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First Report of Stagonosporiopsis cucurbitacearum Causing Fruit Rot of Luffa cylindrica in Brazil

August 2013 , Volume 97 , Number  8
Pages  1,120.3 - 1,120.3

M. Silva, N. M. Freitas, H. L. Mendonça, and R. W. Barreto, Departamento de Fitopatologia, Universidade Federal de Viçosa, Minas Gerais, 36570-000, Brazil

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Accepted for publication 2 March 2013.

Luffa cylindrica (Cucurbitaceae) is an Asian vine widely known as the source of loofah (4). In Brazil (local name bucha), it is cultivated by small scale producers as a cash crop. In January 2012, samples of fruits were collected in three areas in the municipality of Cipotânea, state of Minas Gerais (Brazil) bearing rot symptoms. These had large necrotic areas with a grayish epidermis and slightly sunken tissue. Internally, the fibrous parts were necrosed, darkened, and unmarketable. Isolations by surface sterilization of necrotic tissue with 10% bleach and plating onto potato dextrose agar yielded colonies with consistent morphology. A representative culture was deposited in the culture collection of the Universidade Federal de Viçosa (UFV) as COAD1119. Inoculations of seven healthy-appearing L. cylindrica fruits were performed with culture disks obtained from 4-day-old cultures grown on PDA, which were placed onto two points on the epidermis of each of seven fruits. Each point was either intact or previously injured with a sterile needle. Controls consisted of two fruits treated equally but with tap water agar disks in place of fungal inoculum. Fruits were then placed on trays with water-soaked cotton and the trays were wrapped in plastic bags and left over a bench at room temperature for 2 days. The plastic bags were then removed. After 5 days, necrosis was evident and fungal fruit bodies appeared at points with injury. No symptoms appeared on controls. Isolation from diseased tissue yielded colonies identical to those of the inoculated fungus. A dried sample was deposited in the local herbarium at UFV (VIC 32053). Slides were mounted in lactophenol and observed. The fungus had subepidermal perithecia, globose to subglobose, from 75.5 to 134 μm diam.; asci bitunicate, cylindrical, 8-spored; pseudoparaphyses filiform; ascospores fusoid to ellipsoidal, from 26 to 45 μm long and 8 to 11.5 μm wide, one septate, and hyaline. This morphology is consistent with Stagonosporopsis cucurbitacearum (syn. Didymella bryoniae) (3), a broad spectrum pathogen of cucurbits. Genomic DNA was extracted from the isolate growing in pure culture and ITS and LSU sequences were generated and deposited in GenBank under the accession numbers KC582022 and KC582021, respectively. Sequences were compared in BLASTn with other entries in GenBank, and the closest match for each region were S. cucurbitacearum strain CAP14C and D. bryoniae strain CBS 133.96 (JQ936326 and GU456335) with 100% of nucleotide homology for ITS and 100% of nucleotide homology for LSU. Cercospora citrullina and C. cucurbitae have been reported in Brazil on L. cylindrica and mistakenly indicated as synonyms of D. bryoniae (2). To our knowledge, this is the first valid report of S. cucurbitacearum causing fruit rot of loofah in Brazil and the first time pathogenicity to this host has been demonstrated. Losses due to the disease on the crop were reported to be high by growers and management to be difficult since there are no fungicides registered for this crop in Brazil.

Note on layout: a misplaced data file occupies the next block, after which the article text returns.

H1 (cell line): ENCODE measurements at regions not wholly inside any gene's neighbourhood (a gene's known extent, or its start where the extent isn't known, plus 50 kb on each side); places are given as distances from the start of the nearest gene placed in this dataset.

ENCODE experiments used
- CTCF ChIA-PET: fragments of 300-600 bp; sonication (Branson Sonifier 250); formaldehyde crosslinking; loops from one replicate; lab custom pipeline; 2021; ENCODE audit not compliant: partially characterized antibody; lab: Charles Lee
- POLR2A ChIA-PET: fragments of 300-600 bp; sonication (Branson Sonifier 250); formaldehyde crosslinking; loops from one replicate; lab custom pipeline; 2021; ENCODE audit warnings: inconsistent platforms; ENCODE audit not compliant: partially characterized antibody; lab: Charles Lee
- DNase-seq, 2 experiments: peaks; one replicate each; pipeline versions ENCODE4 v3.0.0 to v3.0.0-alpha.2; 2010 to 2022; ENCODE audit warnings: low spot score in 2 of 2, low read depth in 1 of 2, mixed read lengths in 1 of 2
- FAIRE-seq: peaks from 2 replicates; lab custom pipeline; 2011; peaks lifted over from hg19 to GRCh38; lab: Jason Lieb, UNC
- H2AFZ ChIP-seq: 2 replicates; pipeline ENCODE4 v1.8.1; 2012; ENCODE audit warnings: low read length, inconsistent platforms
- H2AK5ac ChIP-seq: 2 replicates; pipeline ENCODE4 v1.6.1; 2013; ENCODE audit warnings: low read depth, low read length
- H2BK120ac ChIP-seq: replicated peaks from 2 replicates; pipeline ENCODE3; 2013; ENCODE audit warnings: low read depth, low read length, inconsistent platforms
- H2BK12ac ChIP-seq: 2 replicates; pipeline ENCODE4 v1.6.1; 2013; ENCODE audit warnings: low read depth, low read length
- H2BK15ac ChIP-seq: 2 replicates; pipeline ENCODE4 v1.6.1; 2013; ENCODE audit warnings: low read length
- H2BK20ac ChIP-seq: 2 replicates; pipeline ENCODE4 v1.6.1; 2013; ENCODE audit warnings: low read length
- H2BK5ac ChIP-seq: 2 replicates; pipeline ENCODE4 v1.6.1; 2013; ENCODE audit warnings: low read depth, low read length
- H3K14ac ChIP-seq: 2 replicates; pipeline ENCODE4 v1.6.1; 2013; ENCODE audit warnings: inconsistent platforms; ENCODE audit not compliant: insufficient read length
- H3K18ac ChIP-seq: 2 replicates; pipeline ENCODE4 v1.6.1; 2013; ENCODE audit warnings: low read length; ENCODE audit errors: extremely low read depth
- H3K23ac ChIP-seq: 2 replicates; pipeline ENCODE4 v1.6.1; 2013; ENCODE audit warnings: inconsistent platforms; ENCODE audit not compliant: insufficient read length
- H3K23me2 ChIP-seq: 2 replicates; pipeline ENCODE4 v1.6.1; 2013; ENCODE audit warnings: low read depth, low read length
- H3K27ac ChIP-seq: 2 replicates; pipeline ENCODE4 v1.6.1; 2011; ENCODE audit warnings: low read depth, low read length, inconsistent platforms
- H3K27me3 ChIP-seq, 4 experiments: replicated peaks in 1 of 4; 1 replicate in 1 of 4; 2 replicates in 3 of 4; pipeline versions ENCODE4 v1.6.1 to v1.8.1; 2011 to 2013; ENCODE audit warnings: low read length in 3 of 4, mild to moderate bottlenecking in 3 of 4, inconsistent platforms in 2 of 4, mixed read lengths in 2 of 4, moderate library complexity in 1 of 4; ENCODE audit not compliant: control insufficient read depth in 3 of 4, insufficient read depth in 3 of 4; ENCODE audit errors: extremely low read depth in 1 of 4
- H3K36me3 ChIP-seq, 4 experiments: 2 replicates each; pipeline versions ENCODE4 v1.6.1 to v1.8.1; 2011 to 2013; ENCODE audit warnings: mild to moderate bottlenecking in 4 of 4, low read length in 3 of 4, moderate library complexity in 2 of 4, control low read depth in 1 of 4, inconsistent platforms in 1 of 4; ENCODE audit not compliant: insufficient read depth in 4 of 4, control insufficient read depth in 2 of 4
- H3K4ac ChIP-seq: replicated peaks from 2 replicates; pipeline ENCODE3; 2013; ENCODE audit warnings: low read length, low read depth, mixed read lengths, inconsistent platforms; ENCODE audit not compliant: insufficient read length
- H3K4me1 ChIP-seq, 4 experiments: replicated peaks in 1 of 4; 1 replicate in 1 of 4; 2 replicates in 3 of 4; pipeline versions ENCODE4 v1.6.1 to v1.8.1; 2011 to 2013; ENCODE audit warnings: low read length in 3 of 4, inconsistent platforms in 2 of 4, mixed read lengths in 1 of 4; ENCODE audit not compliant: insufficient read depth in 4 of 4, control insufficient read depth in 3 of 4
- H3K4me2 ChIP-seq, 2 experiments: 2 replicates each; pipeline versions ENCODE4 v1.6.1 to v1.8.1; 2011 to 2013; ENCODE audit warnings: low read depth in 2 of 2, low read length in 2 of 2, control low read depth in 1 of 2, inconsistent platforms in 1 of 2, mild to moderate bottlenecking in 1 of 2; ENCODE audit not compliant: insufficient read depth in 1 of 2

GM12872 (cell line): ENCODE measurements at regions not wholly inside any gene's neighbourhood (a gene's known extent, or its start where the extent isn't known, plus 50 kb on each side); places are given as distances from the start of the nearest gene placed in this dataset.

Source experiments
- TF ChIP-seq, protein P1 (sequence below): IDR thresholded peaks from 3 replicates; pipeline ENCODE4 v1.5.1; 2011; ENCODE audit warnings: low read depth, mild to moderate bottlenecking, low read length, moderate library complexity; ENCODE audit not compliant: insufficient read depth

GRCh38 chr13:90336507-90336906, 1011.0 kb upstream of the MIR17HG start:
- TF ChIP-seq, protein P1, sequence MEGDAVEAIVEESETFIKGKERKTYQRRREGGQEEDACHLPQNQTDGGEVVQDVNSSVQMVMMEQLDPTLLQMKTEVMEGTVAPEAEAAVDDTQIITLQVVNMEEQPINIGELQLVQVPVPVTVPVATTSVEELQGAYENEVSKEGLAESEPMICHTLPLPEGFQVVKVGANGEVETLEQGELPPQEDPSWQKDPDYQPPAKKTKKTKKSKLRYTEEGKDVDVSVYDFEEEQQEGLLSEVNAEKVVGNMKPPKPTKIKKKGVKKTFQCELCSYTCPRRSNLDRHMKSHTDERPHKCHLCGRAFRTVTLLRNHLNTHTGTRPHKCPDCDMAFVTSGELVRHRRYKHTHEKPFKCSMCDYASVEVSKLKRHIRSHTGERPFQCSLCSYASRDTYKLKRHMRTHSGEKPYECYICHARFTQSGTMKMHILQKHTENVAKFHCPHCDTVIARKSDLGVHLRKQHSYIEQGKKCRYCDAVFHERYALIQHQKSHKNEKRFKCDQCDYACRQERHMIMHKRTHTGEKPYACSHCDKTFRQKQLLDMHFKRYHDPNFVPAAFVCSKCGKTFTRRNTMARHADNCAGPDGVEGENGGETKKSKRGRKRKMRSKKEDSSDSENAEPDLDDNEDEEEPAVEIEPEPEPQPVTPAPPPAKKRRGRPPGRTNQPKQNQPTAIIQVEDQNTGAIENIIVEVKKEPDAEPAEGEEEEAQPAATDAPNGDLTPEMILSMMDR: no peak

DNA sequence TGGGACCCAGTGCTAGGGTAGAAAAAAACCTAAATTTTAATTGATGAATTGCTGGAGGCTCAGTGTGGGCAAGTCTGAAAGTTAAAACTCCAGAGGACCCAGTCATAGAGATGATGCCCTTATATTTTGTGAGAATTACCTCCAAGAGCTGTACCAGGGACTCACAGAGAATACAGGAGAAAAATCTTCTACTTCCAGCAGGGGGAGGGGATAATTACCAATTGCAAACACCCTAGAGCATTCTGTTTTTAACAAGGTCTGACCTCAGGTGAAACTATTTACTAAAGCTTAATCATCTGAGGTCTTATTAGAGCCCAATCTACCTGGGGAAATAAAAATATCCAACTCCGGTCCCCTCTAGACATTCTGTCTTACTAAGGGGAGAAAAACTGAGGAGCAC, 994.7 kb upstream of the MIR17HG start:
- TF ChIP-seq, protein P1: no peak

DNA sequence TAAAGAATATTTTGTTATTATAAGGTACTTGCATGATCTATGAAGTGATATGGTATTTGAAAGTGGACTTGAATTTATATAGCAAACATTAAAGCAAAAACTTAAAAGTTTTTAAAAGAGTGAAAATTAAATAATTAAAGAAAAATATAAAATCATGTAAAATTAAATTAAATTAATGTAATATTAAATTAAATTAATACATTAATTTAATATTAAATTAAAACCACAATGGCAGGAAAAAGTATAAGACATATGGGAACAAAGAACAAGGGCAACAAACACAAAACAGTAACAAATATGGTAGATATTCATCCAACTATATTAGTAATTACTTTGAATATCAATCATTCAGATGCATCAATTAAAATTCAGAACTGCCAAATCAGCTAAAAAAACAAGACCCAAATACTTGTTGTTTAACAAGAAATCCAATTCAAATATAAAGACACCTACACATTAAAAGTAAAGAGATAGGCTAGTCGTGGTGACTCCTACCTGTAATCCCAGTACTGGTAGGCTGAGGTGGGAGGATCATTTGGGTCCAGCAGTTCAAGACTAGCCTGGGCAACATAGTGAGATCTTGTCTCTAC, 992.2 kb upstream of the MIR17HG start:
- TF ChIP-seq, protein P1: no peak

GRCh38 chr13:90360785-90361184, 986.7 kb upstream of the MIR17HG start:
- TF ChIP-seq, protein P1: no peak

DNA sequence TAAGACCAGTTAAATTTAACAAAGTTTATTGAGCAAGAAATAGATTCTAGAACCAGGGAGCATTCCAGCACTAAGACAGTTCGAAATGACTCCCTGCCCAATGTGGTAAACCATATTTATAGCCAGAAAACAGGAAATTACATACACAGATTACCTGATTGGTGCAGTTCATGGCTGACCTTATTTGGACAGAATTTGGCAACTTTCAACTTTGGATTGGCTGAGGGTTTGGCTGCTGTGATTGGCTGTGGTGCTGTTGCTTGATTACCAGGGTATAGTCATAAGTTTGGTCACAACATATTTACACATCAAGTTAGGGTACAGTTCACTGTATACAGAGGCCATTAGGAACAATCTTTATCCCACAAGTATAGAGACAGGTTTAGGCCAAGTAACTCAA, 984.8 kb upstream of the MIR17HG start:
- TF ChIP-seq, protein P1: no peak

References: (1) M. M. Aveskamp et al. Stud. Mycol 65:1, 2010. (2) M. A. S. Mendes and A. F. Urben. Fungos em Plantas no Brasil. Brasília, Brazil: EMBRAPA-SPI. Retrieved from, 2012. (3) E. Puithalingam and P. Holliday. CMI Descriptions of Pathogenic Fungi and Bacteria 332:1, 1972. (4) J. W. Purseglove. Tropical Crops – Dicotyledons. Longman Group, London, 1968.

© 2013 The American Phytopathological Society